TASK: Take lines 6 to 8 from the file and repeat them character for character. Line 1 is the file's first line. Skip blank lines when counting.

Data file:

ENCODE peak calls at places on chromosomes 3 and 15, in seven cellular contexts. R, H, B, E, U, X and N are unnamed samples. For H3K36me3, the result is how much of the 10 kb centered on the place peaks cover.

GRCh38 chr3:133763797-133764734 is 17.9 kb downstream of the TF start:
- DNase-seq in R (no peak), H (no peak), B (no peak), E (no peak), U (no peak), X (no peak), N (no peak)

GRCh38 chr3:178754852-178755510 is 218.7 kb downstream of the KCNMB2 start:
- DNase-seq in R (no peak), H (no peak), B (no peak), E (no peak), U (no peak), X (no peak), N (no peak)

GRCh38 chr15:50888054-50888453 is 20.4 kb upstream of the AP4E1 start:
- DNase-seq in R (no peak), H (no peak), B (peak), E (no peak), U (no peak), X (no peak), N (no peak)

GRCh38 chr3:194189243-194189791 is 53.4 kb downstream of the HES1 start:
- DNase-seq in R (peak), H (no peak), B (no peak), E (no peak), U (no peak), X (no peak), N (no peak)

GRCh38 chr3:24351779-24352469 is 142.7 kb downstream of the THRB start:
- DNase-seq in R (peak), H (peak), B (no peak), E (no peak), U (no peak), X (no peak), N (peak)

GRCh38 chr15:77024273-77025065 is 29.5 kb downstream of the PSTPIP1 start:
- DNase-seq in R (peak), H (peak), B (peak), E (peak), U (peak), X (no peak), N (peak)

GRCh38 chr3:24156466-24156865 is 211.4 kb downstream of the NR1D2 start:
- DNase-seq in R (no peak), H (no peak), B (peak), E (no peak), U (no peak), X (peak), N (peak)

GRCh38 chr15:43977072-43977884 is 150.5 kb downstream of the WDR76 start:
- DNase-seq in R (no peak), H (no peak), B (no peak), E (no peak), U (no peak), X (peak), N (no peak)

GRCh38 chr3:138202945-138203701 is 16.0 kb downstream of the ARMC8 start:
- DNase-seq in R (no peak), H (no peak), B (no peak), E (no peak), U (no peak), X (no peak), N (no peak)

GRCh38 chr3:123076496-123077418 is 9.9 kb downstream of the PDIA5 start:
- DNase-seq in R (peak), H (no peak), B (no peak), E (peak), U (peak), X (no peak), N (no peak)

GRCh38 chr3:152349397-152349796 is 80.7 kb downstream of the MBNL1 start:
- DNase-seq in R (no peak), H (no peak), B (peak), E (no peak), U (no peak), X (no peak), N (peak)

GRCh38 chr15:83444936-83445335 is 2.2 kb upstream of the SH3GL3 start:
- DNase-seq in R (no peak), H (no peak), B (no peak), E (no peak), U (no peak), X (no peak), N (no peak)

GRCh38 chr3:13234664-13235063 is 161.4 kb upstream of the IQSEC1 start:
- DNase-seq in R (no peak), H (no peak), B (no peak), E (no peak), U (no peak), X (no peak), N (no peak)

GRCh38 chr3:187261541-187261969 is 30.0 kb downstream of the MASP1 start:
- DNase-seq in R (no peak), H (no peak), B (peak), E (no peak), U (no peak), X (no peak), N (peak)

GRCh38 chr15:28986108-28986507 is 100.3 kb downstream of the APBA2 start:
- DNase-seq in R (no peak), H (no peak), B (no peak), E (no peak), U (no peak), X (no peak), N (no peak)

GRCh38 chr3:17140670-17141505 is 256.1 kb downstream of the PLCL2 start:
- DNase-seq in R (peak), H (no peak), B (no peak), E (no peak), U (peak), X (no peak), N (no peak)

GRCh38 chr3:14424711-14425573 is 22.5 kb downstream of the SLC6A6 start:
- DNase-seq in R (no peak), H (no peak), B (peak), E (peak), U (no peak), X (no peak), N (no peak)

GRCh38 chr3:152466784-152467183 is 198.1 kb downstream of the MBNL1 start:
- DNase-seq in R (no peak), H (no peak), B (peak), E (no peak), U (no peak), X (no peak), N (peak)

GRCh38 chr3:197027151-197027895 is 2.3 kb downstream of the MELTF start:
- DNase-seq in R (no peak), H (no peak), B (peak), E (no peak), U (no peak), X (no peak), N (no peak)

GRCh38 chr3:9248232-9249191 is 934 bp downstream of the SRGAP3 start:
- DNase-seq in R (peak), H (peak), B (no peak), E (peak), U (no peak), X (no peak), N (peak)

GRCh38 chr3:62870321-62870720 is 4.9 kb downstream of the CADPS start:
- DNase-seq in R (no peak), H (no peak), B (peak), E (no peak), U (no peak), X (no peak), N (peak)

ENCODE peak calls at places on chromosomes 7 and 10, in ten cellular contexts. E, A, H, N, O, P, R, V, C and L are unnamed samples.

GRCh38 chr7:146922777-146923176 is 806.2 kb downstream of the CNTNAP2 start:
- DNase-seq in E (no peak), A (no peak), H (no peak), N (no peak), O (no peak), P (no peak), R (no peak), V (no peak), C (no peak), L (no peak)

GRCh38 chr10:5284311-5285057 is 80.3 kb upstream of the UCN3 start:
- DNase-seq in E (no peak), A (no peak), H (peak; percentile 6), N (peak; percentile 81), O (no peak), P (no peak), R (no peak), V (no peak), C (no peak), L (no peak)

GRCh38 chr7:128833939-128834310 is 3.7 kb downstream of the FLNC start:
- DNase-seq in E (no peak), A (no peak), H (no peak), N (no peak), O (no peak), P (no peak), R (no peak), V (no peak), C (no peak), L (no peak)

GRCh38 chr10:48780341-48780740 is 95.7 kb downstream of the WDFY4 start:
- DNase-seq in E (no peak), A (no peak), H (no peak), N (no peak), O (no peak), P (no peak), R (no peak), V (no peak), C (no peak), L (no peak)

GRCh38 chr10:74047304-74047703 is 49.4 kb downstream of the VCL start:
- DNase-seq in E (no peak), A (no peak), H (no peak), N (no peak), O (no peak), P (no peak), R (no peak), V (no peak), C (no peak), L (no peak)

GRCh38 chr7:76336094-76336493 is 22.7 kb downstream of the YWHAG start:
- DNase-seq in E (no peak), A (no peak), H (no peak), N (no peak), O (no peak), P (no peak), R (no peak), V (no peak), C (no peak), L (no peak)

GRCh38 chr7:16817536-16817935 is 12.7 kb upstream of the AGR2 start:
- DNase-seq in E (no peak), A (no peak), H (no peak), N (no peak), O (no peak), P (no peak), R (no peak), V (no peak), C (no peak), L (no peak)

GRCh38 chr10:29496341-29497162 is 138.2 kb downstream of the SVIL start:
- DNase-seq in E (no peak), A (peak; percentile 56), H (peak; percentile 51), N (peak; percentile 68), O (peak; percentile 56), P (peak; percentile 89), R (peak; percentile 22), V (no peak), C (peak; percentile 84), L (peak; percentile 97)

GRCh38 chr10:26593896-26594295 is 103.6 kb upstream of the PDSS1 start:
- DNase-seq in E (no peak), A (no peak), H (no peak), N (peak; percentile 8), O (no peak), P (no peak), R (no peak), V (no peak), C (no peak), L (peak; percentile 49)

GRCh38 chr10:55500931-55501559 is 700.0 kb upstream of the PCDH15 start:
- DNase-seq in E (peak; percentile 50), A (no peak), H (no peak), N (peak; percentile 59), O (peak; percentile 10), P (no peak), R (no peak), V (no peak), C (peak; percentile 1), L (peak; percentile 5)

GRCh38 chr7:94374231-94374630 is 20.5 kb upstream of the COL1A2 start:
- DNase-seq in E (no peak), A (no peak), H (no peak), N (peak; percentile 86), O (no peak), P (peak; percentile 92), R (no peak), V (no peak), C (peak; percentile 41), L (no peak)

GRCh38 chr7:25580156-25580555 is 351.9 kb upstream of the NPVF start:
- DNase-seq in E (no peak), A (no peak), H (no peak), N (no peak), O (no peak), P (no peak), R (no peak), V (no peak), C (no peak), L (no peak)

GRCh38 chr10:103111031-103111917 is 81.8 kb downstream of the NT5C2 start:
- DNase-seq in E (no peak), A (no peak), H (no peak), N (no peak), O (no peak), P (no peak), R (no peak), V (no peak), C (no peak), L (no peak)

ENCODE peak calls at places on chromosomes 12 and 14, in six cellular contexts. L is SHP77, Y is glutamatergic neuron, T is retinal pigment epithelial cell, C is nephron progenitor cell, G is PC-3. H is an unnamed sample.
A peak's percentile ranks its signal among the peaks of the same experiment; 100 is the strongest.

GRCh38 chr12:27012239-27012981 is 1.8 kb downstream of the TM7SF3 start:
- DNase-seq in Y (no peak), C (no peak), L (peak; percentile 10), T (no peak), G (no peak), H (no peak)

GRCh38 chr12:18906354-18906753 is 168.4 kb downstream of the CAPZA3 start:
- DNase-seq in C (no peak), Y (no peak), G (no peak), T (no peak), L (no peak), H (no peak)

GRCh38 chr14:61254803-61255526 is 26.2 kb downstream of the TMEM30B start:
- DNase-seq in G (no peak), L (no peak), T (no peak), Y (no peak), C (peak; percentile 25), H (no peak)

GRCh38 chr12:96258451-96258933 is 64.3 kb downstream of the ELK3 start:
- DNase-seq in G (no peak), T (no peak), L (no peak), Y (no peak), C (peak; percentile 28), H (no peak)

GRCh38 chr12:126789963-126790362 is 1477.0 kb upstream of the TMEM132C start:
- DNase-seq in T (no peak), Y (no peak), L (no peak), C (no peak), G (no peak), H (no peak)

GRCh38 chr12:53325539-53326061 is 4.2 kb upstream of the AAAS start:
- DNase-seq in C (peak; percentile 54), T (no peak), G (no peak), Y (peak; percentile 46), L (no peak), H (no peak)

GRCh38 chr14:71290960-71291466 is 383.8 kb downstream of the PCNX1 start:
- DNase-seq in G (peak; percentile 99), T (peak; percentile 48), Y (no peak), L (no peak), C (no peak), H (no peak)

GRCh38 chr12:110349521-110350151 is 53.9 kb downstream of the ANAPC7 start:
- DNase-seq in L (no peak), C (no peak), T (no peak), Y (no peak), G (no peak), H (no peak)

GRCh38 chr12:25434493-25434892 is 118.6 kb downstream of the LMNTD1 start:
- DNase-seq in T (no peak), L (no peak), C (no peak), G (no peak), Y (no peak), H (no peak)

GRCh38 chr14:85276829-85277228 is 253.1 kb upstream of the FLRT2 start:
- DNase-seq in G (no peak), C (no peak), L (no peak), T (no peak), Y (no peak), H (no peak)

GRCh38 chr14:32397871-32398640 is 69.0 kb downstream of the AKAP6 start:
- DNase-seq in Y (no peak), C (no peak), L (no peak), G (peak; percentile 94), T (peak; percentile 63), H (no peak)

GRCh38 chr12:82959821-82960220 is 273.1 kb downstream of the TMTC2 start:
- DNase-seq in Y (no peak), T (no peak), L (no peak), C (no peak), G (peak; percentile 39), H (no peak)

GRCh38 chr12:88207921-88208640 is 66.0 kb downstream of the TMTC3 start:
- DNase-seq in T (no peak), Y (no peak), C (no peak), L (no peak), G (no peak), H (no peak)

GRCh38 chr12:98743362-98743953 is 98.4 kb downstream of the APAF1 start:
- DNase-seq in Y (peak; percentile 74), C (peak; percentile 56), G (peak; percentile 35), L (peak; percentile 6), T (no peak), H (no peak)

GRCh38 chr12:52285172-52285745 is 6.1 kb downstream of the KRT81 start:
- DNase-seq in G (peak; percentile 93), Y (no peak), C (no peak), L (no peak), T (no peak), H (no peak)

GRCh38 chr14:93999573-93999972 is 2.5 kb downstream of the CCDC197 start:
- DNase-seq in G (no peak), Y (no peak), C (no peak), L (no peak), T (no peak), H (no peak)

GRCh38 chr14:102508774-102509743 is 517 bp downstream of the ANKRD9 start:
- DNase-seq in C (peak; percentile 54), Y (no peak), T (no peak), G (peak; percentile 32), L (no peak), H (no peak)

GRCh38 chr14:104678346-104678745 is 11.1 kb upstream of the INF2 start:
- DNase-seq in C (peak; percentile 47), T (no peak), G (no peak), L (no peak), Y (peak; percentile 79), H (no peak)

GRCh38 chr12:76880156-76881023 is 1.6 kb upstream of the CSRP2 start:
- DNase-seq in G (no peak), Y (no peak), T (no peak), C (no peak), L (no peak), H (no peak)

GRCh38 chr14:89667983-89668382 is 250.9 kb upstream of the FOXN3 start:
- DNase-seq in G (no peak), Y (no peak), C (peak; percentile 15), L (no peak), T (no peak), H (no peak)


GRCh38 chr15:50888054-50888453 is 20.4 kb upstream of the AP4E1 start:
- DNase-seq in R (no peak), H (no peak), B (peak), E (no peak), U (no peak), X (no peak), N (no peak)

GRCh38 chr3:194189243-194189791 is 53.4 kb downstream of the HES1 start: